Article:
Waste Not: Clean Energy Inventions Capture And Reuse Energy Waste

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Seattle sky line at night

Seattle sky line at night – Image courtesy of Brook Ward

The U.S. wastes a lot of energy. The good folks at the Lawrence Livermore National Lab measure just how much is wasted every year. In 2012, the U.S. used 39% of the energy it produced, and “lost” or wasted the rest. Most of that waste comes from 2 sources: electricity generation (power plants) and transportation.A

While no one expects 100% efficiency in energy generation, there’s a big opportunity for improvement here. One that will save money, energy, and emissions. We know that energy-efficient buildings and gas-sipping cars are definitely part of the solution.

But two gentleman – Eugene Dyachkov and Ilya Belov – thought about the problem differently. Rather than focusing on how to prevent the waste energy, they thought about how to capture and use it. They realized that a city has endless sources of “waste energy” – from buildings to auto noise to lights. So they went about capturing that energy and using it to create electricity.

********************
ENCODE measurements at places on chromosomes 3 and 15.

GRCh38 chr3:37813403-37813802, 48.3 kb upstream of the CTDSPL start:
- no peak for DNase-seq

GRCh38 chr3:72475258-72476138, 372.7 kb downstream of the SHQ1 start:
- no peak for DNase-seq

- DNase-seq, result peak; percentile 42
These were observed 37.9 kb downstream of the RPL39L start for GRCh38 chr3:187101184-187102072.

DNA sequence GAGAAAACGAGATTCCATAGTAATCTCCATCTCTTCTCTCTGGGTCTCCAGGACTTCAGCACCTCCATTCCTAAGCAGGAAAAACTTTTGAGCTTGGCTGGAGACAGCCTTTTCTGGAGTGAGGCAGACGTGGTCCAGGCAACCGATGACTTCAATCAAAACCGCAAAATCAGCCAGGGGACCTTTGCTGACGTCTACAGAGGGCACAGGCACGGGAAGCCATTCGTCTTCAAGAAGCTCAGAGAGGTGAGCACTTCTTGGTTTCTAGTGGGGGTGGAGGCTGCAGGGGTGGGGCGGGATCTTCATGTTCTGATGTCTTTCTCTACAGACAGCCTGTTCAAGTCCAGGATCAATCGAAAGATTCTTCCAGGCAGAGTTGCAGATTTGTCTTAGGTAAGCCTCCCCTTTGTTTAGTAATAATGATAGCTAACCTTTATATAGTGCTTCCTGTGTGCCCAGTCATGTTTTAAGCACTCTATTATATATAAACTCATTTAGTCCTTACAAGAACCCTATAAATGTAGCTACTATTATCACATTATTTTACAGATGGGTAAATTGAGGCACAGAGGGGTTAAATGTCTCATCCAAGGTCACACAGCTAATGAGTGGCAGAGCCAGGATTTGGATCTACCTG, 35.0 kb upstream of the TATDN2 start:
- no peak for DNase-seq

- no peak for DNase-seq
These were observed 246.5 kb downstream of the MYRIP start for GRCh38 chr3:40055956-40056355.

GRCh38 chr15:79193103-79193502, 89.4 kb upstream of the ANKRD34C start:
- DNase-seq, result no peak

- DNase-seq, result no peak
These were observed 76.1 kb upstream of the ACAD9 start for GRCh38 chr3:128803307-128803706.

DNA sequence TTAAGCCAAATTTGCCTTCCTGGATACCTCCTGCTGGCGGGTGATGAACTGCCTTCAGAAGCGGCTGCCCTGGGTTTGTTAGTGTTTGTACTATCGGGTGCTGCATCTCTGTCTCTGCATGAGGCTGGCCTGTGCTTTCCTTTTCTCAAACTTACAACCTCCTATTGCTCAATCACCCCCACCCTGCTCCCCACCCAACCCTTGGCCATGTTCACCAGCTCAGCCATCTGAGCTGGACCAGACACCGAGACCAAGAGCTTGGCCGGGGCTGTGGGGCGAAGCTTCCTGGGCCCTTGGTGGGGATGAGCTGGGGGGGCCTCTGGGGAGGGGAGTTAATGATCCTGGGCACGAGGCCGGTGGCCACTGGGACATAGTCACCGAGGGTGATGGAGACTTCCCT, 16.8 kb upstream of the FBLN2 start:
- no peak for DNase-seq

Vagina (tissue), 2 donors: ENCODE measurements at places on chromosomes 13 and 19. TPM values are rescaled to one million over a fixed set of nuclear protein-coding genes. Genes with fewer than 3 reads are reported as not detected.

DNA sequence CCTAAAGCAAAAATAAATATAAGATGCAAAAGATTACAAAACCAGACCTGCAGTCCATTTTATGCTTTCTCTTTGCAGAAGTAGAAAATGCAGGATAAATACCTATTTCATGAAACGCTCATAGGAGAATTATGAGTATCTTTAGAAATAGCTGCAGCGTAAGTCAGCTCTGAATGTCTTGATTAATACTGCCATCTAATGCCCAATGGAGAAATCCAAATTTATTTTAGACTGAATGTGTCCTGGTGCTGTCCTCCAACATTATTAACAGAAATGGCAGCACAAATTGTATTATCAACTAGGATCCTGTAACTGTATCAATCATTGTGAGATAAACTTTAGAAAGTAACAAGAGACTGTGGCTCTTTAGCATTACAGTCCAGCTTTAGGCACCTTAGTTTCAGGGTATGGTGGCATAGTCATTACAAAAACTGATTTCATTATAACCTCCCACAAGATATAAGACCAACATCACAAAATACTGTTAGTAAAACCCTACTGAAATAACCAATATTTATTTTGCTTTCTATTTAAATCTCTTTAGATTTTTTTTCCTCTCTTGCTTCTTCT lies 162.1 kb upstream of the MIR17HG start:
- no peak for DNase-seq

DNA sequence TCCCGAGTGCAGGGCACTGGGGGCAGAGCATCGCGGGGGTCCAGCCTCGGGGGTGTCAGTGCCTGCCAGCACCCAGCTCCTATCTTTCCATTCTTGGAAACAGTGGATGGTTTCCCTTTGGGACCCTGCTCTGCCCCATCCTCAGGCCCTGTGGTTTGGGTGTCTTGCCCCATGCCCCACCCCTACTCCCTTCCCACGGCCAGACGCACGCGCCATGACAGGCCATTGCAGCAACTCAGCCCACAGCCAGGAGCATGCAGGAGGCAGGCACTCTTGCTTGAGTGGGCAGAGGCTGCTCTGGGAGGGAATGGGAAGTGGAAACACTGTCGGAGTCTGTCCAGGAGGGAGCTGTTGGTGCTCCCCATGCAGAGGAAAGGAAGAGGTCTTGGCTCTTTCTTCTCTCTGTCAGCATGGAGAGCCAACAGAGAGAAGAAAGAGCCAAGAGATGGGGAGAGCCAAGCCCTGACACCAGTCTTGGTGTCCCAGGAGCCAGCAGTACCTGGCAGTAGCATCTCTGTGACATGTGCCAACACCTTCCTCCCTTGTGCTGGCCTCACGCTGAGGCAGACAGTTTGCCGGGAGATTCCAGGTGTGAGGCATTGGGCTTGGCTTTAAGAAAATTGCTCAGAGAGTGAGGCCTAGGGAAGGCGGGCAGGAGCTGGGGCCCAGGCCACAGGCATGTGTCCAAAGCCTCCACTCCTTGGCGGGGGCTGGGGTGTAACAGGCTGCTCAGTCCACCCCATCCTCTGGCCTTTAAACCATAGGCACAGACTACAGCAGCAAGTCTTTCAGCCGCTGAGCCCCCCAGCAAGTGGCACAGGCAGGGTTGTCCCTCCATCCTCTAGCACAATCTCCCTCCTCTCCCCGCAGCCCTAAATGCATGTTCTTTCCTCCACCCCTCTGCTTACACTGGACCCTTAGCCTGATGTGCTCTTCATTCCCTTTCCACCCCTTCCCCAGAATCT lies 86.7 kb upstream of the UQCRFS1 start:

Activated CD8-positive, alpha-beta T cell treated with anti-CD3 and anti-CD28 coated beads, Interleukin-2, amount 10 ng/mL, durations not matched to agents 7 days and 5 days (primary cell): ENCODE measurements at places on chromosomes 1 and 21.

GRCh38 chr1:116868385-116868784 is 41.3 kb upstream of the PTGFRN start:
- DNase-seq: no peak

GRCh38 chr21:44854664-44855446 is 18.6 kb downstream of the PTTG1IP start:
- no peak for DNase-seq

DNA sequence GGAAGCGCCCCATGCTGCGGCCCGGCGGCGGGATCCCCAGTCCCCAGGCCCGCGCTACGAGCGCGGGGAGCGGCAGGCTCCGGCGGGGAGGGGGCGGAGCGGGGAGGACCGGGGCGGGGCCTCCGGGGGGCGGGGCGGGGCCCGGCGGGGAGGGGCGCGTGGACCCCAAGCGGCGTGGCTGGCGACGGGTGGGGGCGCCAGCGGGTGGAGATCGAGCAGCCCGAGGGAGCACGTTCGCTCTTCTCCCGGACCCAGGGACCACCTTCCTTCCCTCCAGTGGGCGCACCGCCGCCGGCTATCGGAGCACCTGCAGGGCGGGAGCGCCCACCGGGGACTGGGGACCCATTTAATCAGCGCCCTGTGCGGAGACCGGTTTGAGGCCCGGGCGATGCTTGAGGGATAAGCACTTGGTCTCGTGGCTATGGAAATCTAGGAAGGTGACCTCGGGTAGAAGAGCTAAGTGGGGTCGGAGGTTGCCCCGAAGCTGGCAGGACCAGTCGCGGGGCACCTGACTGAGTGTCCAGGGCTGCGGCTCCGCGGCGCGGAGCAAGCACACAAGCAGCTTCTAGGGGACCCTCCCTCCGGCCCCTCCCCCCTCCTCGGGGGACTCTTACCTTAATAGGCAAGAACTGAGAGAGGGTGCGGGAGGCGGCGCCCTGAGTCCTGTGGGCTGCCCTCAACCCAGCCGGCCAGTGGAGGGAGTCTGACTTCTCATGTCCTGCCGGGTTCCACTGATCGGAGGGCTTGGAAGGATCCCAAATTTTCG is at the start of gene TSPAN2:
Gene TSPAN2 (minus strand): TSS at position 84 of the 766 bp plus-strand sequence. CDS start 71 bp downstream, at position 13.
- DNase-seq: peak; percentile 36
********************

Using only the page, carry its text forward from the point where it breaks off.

Atlanta skyline at night

Atlanta skyline at night – Image courtesy of Justin Swan

Light energy was captured with solar panels and converted it to electricity. Auto noise was captured with something called “piezo polymer film” and converted to electricity. And so on. Rather than building huge power plants, all these bits of electricity can be combined to create enough power for the city. And “smart cities” are considered by many to be a key part of a clean energy future.

Dyachkov and Belov’s ideas won a semifinalist spot from GE’s “Focus Forward” competition in 2013. Their efforts were captured in a 3 minute video that’s definitely worth a look.

It’s exciting to see what can happen when people approach a problem from a different direction. Yes, it’s good to use less energy or be more energy efficient. But it also pays to think about the energy that “gets away” – and use it. There is no one silver bullet when it comes to clean energy. Messrs, Dyachkov and Belov demonstrate that there are many ways to skin a cat. Kudos to these gentlemen for adding to our repertoire of solutions!

Feature image courtesy of kenmainr

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Alison Lueders

Alison Lueders is the Founder and Principal of Great Green Content - a green business certified by both Green America and the Green Business Bureau. She offers copywriting and content marketing services to businesses that are “going green.”Convinced that business can play a powerful and positive role in building a greener, more sustainable economy, she launched Great Green Content in 2011.